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Economic Agents as Imperfect Problem Solvers

Author

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  • Rosen Valchev

    (Boston College)

  • Cosmin Ilut

    (Duke University)

Abstract

In this paper, we study a bounded rationality model where agents find it costly to solve economic problems, even if state variables are perfectly observed. We analyze how this hypothesis is complementary, but distinct, from the traditional approach of `information constraints', where agents are limited in the proper perception of state variables. We consider several classic economic problems, with a particular focus on macroeconomic models, to derive observable implications that differentiate our proposed friction from the existing bounded rationality approaches. The model generates state-dependent decision rules characterized by inaction, as well as by under- or over-reaction. In terms of policy implications, we show how the cognition friction can change inference on the underlying sources of economic mechanisms and shocks.

Suggested Citation

  • Rosen Valchev & Cosmin Ilut, 2017. "Economic Agents as Imperfect Problem Solvers," 2017 Meeting Papers 1285, Society for Economic Dynamics.
  • Handle: RePEc:red:sed017:1285
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    3. Cosmin Ilut & Rosen Valchev & Nicolas Vincent, 2020. "Paralyzed by Fear: Rigid and Discrete Pricing Under Demand Uncertainty," Econometrica, Econometric Society, vol. 88(5), pages 1899-1938, September.
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    Cited by:

    1. Carstensen, Kai & Bachmann, Rüdiger & Schneider, Martin & Lautenbacher, Stefan, 2018. "Uncertainty is Change," VfS Annual Conference 2018 (Freiburg, Breisgau): Digital Economy 181572, Verein für Socialpolitik / German Economic Association.
    2. Francesco D’Acunto & Daniel Hoang & Michael Weber, 2020. "Managing Households' Expectations with Unconventional Policies," NBER Working Papers 27399, National Bureau of Economic Research, Inc.
    3. D'Acunto, Francesco & Hoang, Daniel & Paloviita, Maritta & Weber, Michael, 2019. "IQ, Expectations, and Choice," Research Discussion Papers 2/2019, Bank of Finland.
    4. Nimark, Kristoffer P. & Sundaresan, Savitar, 2019. "Inattention and belief polarization," Journal of Economic Theory, Elsevier, vol. 180(C), pages 203-228.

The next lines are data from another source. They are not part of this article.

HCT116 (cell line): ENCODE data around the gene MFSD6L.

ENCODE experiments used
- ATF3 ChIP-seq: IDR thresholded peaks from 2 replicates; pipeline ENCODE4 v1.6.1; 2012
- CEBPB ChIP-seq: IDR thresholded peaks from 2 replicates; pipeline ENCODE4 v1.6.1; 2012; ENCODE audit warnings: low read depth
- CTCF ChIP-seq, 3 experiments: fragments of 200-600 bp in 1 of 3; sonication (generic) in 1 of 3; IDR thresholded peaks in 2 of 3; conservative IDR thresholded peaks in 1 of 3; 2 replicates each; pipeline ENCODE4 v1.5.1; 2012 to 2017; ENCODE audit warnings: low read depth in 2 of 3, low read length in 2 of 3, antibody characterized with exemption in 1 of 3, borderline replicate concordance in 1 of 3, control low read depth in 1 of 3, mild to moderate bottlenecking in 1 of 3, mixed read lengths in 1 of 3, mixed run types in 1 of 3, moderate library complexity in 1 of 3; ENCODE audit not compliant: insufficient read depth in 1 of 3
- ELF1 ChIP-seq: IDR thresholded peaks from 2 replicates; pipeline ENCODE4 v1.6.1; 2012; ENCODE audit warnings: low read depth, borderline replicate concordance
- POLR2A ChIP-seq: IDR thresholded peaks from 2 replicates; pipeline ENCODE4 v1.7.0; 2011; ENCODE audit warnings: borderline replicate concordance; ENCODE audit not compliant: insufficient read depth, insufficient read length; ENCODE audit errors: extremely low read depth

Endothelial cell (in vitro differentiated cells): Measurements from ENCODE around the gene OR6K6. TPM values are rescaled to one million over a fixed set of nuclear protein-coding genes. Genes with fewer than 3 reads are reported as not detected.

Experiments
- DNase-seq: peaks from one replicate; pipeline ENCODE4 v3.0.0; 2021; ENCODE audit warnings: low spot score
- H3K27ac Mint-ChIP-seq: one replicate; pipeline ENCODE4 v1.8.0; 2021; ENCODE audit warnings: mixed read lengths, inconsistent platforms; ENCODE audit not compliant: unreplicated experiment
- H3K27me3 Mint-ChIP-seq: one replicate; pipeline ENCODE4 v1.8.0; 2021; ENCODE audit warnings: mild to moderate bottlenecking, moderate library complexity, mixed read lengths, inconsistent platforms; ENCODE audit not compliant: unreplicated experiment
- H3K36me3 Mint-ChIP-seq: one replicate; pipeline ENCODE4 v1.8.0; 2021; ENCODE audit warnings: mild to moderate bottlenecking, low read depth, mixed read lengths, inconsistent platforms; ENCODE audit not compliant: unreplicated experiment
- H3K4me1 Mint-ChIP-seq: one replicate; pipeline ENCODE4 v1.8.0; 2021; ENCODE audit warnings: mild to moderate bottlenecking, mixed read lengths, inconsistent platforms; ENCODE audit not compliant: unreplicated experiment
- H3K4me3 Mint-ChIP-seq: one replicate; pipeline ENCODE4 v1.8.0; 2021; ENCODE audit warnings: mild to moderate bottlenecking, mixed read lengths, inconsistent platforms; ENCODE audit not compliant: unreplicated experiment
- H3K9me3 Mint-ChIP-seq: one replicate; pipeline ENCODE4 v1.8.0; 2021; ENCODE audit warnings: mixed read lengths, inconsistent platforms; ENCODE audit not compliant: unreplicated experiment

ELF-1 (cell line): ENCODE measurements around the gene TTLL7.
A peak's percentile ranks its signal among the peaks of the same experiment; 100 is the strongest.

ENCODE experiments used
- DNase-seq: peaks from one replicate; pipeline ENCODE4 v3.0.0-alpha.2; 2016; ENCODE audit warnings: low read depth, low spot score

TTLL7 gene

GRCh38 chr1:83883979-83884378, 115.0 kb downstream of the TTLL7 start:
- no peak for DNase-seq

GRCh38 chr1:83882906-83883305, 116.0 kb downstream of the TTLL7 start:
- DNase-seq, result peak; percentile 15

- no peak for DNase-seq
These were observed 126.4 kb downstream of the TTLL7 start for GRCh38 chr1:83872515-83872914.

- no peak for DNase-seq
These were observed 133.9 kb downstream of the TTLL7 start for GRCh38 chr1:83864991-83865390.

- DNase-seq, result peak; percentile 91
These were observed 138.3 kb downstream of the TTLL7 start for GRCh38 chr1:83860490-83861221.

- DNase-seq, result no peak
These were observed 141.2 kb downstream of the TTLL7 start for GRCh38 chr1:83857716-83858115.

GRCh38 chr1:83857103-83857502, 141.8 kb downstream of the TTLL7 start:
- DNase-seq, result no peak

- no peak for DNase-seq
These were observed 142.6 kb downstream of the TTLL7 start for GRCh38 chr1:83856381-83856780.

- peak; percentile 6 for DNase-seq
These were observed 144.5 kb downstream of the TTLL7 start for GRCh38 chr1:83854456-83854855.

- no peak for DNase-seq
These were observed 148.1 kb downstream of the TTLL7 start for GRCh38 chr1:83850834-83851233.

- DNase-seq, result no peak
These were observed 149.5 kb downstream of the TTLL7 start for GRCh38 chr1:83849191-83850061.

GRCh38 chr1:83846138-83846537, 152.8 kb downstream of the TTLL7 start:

5. Andrade, Philippe & Gautier, Erwan & Mengus, Eric, 2020. "What Matters in Households' Inflation Expectations?," CEPR Discussion Papers 14905, C.E.P.R. Discussion Papers.
    6. Francesco D'Acunto & Daniel Hoang & Maritta Paloviita & Michael Weber, 2019. "Human Frictions to the Transmission of Economic Policy," 2019 Meeting Papers 339, Society for Economic Dynamics.
    7. George-Marios Angeletos & Karthik Sastry, 2019. "Inattentive Economies," NBER Working Papers 26413, National Bureau of Economic Research, Inc.
    8. Hassan Afrouzi, 2020. "Strategic Inattention, Inflation Dynamics, and the Non-Neutrality of Money," CESifo Working Paper Series 8218, CESifo.

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    More about this item

    JEL classification:

    • C11 - Mathematical and Quantitative Methods - - Econometric and Statistical Methods and Methodology: General - - - Bayesian Analysis: General
    • D83 - Microeconomics - - Information, Knowledge, and Uncertainty - - - Search; Learning; Information and Knowledge; Communication; Belief; Unawareness
    • D91 - Microeconomics - - Micro-Based Behavioral Economics - - - Role and Effects of Psychological, Emotional, Social, and Cognitive Factors on Decision Making
    • E21 - Macroeconomics and Monetary Economics - - Consumption, Saving, Production, Employment, and Investment - - - Consumption; Saving; Wealth
    • E71 - Macroeconomics and Monetary Economics - - Macro-Based Behavioral Economics - - - Role and Effects of Psychological, Emotional, Social, and Cognitive Factors on the Macro Economy

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